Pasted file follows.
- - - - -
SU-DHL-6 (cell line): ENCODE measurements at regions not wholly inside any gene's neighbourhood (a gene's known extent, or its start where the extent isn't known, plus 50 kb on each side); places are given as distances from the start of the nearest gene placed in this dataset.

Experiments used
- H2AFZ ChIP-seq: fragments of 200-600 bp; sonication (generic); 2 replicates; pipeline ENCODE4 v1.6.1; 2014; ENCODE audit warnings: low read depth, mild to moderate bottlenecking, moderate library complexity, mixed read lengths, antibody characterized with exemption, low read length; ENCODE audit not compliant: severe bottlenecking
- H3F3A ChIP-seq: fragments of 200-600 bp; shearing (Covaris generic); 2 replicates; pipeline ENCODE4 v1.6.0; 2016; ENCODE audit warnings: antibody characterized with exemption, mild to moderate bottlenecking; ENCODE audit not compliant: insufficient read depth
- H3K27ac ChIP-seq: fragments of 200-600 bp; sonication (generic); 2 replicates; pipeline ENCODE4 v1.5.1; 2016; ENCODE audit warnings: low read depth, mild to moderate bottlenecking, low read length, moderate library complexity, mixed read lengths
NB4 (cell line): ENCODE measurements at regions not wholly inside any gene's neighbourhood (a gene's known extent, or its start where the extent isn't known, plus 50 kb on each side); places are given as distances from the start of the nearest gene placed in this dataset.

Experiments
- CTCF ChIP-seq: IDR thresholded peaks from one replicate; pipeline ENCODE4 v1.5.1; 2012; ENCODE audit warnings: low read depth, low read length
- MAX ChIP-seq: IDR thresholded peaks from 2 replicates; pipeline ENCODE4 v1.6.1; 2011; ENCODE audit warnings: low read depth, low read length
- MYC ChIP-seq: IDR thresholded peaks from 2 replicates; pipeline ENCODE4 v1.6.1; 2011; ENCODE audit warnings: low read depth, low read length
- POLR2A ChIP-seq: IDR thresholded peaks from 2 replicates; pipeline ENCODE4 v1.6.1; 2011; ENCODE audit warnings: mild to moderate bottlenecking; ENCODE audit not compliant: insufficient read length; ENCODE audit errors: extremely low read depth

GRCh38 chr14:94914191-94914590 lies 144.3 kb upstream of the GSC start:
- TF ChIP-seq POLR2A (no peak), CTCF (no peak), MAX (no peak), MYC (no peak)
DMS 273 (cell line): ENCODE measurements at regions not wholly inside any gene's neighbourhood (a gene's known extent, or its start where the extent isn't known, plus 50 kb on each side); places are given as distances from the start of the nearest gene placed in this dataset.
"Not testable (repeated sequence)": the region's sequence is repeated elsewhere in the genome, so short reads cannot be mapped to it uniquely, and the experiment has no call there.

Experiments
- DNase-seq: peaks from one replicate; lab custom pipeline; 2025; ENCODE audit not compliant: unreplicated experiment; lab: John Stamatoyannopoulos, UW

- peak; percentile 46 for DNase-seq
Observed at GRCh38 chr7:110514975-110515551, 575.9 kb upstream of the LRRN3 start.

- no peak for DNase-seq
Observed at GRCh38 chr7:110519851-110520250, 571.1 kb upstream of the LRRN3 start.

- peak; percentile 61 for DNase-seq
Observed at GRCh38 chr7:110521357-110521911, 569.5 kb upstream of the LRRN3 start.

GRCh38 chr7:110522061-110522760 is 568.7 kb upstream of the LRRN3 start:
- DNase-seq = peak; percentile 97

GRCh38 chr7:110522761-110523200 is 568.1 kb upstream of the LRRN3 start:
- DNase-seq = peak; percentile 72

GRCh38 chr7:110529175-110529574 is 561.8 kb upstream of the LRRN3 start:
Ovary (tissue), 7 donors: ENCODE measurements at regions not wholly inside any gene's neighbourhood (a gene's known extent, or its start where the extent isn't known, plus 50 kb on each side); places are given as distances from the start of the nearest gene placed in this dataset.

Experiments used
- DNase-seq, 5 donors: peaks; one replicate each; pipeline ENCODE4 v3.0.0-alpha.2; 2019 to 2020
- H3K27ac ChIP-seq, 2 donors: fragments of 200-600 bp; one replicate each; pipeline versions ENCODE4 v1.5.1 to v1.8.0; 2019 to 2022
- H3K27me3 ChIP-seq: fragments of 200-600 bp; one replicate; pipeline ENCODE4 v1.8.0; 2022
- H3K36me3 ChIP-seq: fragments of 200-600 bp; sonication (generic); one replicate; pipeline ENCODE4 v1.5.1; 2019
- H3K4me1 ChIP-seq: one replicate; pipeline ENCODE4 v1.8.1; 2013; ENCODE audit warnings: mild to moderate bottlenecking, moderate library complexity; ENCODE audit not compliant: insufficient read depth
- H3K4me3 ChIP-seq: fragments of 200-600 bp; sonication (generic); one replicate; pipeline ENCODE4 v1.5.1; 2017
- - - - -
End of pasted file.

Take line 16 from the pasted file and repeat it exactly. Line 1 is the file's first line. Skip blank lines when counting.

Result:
Experiments